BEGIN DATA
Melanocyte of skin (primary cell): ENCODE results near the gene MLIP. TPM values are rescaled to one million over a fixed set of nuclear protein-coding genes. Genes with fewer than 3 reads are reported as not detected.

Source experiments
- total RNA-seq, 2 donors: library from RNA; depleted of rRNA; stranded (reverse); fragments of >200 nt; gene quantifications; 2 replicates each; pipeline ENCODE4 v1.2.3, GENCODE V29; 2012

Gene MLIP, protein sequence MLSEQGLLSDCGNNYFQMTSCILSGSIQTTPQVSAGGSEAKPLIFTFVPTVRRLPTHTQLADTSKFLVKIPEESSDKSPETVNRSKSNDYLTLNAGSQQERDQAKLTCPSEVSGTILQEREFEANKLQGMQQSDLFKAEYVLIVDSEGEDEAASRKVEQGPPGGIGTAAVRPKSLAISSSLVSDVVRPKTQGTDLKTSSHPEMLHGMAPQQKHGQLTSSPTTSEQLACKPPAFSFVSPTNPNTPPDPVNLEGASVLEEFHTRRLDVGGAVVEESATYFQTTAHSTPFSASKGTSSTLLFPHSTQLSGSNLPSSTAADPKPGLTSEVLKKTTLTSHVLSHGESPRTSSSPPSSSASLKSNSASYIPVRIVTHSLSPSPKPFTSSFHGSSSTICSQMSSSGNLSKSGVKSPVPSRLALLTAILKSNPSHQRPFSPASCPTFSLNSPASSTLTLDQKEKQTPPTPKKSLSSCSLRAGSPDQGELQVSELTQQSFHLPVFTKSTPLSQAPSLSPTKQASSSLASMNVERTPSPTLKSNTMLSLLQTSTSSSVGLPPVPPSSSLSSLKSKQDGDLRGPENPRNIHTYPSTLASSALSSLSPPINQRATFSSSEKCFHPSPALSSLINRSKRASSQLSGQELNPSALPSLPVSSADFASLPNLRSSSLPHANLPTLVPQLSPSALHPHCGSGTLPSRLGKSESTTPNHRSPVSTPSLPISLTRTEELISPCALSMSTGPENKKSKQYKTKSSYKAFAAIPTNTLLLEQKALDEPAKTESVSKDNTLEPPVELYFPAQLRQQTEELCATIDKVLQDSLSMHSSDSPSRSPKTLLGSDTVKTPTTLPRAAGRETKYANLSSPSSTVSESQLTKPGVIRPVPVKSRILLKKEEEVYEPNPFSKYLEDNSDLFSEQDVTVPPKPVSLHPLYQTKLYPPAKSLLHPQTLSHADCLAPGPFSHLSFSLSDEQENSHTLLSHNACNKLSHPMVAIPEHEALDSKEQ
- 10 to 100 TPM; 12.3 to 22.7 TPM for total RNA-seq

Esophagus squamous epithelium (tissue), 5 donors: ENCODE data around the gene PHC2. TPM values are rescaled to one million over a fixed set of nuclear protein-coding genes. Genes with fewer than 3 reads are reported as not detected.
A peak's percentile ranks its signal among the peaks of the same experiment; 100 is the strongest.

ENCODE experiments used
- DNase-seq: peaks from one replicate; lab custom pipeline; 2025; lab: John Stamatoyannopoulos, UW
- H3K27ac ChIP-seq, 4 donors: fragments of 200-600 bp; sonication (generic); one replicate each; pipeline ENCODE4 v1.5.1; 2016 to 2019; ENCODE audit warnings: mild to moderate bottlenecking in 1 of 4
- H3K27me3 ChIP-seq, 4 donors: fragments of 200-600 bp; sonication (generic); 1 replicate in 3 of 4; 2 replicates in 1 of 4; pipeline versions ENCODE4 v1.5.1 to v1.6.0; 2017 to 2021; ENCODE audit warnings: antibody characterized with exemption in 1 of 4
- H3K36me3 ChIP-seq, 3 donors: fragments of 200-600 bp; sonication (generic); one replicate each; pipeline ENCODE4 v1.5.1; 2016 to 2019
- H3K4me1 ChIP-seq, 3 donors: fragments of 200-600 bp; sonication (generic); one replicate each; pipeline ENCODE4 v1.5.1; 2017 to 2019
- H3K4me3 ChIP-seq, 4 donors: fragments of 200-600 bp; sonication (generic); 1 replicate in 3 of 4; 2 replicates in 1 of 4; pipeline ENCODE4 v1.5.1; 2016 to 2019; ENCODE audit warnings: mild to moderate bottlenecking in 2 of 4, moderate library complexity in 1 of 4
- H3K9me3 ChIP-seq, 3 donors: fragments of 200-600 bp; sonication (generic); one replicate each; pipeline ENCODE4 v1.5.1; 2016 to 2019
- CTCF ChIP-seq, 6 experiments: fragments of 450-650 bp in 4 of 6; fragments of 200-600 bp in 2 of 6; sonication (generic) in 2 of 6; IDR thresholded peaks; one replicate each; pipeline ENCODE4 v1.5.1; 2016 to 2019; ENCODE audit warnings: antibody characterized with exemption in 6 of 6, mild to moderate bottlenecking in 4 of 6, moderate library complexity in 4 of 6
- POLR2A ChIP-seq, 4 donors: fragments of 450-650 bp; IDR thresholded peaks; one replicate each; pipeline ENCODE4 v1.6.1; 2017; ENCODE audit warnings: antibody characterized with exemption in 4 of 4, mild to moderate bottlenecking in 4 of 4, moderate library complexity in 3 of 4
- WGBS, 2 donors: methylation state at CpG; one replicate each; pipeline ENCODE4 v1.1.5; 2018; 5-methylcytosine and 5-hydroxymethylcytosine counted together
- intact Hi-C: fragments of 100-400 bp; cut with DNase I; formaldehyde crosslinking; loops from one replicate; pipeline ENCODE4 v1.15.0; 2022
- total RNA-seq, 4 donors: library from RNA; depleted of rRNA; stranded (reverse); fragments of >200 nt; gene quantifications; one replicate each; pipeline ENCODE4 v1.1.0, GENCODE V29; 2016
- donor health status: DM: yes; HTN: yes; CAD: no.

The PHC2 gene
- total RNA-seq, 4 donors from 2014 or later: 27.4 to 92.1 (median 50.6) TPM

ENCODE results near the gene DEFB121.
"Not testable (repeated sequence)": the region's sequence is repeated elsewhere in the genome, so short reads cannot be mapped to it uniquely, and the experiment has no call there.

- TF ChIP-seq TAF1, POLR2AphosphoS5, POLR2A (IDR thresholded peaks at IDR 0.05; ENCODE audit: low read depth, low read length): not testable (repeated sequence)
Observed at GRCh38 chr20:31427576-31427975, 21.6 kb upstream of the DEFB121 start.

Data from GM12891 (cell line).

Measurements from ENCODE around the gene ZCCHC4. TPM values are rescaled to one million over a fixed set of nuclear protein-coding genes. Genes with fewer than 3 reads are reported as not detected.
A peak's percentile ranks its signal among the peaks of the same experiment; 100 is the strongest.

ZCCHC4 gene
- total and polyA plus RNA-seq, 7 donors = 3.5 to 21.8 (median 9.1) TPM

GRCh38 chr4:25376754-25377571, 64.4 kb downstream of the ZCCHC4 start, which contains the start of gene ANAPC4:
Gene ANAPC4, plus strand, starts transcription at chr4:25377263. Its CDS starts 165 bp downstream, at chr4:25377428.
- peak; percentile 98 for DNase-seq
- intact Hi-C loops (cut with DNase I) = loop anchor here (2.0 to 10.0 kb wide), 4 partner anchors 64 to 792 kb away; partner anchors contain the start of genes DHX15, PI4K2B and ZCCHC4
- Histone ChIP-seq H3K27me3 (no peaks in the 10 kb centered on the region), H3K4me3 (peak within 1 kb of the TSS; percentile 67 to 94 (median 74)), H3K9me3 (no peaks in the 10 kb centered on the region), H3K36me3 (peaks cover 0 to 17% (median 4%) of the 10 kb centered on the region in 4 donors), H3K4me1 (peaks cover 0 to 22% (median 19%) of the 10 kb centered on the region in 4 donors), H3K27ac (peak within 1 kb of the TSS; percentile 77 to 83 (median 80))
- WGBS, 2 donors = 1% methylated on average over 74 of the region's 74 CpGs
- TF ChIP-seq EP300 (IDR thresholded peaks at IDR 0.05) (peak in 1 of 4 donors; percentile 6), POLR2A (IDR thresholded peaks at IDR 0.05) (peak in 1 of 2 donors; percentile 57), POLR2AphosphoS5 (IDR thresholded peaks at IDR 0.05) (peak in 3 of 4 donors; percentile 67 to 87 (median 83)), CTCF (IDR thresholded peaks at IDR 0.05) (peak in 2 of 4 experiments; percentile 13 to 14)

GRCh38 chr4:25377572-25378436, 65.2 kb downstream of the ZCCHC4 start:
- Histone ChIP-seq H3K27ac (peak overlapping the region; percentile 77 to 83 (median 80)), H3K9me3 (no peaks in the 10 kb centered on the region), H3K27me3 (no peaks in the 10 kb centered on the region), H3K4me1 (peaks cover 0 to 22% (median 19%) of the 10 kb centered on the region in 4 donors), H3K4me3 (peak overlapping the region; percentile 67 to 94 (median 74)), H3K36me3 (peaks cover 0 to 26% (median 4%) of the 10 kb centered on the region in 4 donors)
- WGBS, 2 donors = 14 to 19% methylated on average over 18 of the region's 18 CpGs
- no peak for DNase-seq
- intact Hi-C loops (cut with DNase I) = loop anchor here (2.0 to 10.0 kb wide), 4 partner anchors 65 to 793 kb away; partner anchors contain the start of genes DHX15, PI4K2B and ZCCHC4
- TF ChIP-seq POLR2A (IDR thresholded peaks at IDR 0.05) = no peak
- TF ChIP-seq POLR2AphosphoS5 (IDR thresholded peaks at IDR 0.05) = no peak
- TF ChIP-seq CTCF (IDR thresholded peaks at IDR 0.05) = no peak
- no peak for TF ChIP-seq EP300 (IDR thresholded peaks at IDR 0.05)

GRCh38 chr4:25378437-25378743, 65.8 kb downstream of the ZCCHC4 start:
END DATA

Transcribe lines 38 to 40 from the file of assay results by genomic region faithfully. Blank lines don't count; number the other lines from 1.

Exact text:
- WGBS, 2 donors = 1% methylated on average over 74 of the region's 74 CpGs
- TF ChIP-seq EP300 (IDR thresholded peaks at IDR 0.05) (peak in 1 of 4 donors; percentile 6), POLR2A (IDR thresholded peaks at IDR 0.05) (peak in 1 of 2 donors; percentile 57), POLR2AphosphoS5 (IDR thresholded peaks at IDR 0.05) (peak in 3 of 4 donors; percentile 67 to 87 (median 83)), CTCF (IDR thresholded peaks at IDR 0.05) (peak in 2 of 4 experiments; percentile 13 to 14)

GRCh38 chr4:25377572-25378436, 65.2 kb downstream of the ZCCHC4 start: